Well, for starters, it has a name. It was not a thing when we started. People called it retrospective data or observational data. This whole Real World Evidence branding kind of evolved. I’m not really 100% sure how.
I think it’s probably in the hype cycle, versus where it will end up. As with all new things, people overestimate what’s possible in the short run, and they underestimate it in the long run. I think RWE has the ability to make certain decisions better or faster or cheaper. In particular, in drug development, but there are limits to what’s possible because the data is fundamentally unrandomized. So there are only so many questions that matter that you can answer in a sophisticated way. There’s enough of them, they’re interesting, but at a certain point, you just run out of space.
Part of that is that Pharma is relatively consolidated. How many on-market therapies are there or will there be? That’s your market right there, and that was always the biggest frustration to me about Flatiron. Had there been 10x, the number of customers, we would have built the exact same thing. What we built for the top 13 or 14 pharma companies wouldn’t have been different if there were 150 top pharma companies. If there were 150 customers, we would have had a much, much bigger business. But there weren’t, and there aren’t. So I think some of the limitations on RWE are, if you’re thinking about market size, how much value can you really drive? It’s clearly not zero, but it’s clearly not 10s of billions of dollars in revenue either. That was the struggle for us, how big can you be?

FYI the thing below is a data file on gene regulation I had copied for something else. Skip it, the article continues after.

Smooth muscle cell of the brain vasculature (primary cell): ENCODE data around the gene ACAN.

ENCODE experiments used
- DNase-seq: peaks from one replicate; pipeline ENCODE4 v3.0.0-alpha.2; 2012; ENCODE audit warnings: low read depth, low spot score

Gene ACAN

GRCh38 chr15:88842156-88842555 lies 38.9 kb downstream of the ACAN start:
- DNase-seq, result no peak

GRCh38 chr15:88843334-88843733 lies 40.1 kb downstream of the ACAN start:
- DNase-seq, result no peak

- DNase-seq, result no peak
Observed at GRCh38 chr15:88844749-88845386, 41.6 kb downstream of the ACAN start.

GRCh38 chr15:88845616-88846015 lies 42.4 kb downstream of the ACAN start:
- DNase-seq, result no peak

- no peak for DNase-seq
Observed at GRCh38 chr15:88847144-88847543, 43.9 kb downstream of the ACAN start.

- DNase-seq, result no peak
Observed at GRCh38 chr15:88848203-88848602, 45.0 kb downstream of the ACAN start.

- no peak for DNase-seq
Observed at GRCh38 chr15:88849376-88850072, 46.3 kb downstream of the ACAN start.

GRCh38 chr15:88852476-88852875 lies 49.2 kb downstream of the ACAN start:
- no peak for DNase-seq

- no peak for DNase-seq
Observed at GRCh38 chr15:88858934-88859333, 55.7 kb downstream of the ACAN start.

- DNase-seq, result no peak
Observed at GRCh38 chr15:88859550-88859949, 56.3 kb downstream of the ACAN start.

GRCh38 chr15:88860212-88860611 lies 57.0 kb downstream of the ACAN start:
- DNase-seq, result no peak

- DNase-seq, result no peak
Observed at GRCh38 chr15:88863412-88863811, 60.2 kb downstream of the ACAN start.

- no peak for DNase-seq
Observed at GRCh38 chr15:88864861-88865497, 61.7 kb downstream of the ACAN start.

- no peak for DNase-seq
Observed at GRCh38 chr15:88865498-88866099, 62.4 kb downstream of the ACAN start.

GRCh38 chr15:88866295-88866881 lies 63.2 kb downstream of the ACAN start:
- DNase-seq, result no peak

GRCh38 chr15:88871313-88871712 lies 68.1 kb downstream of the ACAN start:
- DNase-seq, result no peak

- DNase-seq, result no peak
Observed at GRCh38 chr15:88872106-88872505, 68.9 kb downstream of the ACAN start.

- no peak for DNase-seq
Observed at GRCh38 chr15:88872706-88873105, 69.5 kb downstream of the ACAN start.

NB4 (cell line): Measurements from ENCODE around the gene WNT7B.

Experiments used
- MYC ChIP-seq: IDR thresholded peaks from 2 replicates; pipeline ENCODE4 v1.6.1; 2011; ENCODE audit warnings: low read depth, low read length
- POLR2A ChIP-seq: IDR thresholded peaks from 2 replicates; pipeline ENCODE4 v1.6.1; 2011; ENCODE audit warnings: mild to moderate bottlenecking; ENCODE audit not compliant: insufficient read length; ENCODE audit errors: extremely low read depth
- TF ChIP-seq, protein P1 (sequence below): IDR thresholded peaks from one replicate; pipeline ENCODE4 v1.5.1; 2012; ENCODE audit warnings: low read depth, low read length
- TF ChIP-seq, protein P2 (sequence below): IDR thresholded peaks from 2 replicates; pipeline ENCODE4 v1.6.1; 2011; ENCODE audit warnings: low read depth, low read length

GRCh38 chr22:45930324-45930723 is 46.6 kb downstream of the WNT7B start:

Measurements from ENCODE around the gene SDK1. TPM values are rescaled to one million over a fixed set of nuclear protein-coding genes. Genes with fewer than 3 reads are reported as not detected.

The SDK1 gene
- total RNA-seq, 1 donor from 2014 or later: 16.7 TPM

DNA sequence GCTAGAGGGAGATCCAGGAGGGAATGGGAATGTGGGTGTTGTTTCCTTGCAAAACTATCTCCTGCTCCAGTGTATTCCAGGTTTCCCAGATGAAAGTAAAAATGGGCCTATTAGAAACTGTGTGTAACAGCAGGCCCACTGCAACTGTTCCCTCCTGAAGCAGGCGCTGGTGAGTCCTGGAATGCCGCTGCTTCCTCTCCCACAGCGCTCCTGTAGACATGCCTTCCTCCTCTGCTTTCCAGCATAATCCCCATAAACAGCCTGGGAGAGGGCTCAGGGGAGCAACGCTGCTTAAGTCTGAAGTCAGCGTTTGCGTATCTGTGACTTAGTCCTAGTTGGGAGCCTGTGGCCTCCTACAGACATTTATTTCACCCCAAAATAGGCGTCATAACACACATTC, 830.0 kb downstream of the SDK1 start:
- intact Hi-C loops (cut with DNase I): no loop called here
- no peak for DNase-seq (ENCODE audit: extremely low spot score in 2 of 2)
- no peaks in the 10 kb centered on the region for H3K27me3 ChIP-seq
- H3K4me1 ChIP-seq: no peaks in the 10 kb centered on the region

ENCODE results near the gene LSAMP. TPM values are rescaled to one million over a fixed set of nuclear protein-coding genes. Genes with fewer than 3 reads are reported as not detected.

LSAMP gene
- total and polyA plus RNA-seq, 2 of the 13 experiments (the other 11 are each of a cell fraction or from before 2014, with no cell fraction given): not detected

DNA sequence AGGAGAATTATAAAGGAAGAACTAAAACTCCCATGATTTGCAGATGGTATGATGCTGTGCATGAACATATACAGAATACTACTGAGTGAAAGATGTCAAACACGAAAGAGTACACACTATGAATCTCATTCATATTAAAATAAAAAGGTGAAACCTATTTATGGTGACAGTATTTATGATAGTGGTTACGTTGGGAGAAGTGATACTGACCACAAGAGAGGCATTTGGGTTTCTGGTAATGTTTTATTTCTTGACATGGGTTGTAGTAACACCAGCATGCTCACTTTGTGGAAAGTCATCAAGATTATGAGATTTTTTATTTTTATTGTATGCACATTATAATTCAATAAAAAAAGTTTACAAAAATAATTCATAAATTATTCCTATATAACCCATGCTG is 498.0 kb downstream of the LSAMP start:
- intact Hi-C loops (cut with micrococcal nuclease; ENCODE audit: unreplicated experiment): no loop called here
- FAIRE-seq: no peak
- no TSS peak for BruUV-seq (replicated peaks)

You deserve credit for building a significant healthcare technology company and realizing a great outcome for your shareholders.
I think we did a great job within the bounds of what was possible. Had there been more room to run from a growth standpoint, then maybe we wouldn’t have sold it. We were rational and reasonable about the fact that this gets harder, as you get bigger, to keep the growth rate up. We thought Roche was a great long-term owner because they have decade-long horizons, and how they think, they’re willing to make long-term bets, and they understand the space. That turned out to be true, they’ve been fantastic. A lot of our decision-making was around the market size.
You’re also been an active investor in healthcare. Are there any opportunities in health tech that are particularly interesting to you now?